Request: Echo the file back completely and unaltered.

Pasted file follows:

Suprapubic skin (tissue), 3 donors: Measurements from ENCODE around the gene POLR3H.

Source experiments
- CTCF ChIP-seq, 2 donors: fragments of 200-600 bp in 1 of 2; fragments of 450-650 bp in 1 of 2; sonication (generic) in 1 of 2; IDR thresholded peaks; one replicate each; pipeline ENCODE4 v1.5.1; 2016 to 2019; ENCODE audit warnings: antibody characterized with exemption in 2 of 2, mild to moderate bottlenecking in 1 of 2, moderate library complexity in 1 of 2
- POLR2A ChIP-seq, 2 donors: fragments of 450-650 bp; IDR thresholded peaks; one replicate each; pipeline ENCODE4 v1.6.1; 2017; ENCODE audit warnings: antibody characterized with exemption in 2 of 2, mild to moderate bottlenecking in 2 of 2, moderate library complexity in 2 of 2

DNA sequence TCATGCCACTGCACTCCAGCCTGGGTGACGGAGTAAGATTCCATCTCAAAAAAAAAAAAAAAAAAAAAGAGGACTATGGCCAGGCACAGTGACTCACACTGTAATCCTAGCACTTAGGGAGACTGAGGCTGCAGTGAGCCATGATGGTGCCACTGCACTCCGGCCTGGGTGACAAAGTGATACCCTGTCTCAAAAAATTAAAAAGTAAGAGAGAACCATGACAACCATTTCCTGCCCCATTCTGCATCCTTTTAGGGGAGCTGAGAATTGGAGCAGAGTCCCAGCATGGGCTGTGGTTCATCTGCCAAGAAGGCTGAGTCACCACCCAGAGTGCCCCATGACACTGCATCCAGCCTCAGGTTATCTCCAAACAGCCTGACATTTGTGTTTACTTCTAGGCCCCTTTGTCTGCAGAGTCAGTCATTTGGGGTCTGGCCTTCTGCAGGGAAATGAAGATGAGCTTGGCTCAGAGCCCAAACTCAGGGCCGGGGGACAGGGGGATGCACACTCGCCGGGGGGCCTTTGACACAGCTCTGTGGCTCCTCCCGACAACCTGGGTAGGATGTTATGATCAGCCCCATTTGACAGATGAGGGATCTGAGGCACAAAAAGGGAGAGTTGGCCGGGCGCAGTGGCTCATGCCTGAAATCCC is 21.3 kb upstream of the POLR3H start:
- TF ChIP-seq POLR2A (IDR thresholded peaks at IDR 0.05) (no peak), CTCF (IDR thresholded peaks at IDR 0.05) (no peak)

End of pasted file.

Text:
Suprapubic skin (tissue), 3 donors: Measurements from ENCODE around the gene POLR3H.

Source experiments
- CTCF ChIP-seq, 2 donors: fragments of 200-600 bp in 1 of 2; fragments of 450-650 bp in 1 of 2; sonication (generic) in 1 of 2; IDR thresholded peaks; one replicate each; pipeline ENCODE4 v1.5.1; 2016 to 2019; ENCODE audit warnings: antibody characterized with exemption in 2 of 2, mild to moderate bottlenecking in 1 of 2, moderate library complexity in 1 of 2
- POLR2A ChIP-seq, 2 donors: fragments of 450-650 bp; IDR thresholded peaks; one replicate each; pipeline ENCODE4 v1.6.1; 2017; ENCODE audit warnings: antibody characterized with exemption in 2 of 2, mild to moderate bottlenecking in 2 of 2, moderate library complexity in 2 of 2

DNA sequence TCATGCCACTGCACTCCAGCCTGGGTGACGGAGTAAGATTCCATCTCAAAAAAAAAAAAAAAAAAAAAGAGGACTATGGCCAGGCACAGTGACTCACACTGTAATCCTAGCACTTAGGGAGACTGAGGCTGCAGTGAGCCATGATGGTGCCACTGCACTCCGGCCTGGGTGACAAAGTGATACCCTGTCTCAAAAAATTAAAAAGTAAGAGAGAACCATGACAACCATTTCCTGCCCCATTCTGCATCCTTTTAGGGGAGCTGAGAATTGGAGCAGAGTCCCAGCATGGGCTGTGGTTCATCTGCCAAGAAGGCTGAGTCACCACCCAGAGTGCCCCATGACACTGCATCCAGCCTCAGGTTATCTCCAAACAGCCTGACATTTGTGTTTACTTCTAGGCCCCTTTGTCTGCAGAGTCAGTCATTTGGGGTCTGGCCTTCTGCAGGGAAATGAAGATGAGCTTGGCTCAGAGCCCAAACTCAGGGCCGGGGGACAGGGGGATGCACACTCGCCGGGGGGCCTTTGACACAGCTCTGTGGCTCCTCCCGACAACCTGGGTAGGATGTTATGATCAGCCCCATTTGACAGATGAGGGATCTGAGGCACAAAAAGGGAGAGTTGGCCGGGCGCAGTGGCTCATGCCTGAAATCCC is 21.3 kb upstream of the POLR3H start:
- TF ChIP-seq POLR2A (IDR thresholded peaks at IDR 0.05) (no peak), CTCF (IDR thresholded peaks at IDR 0.05) (no peak)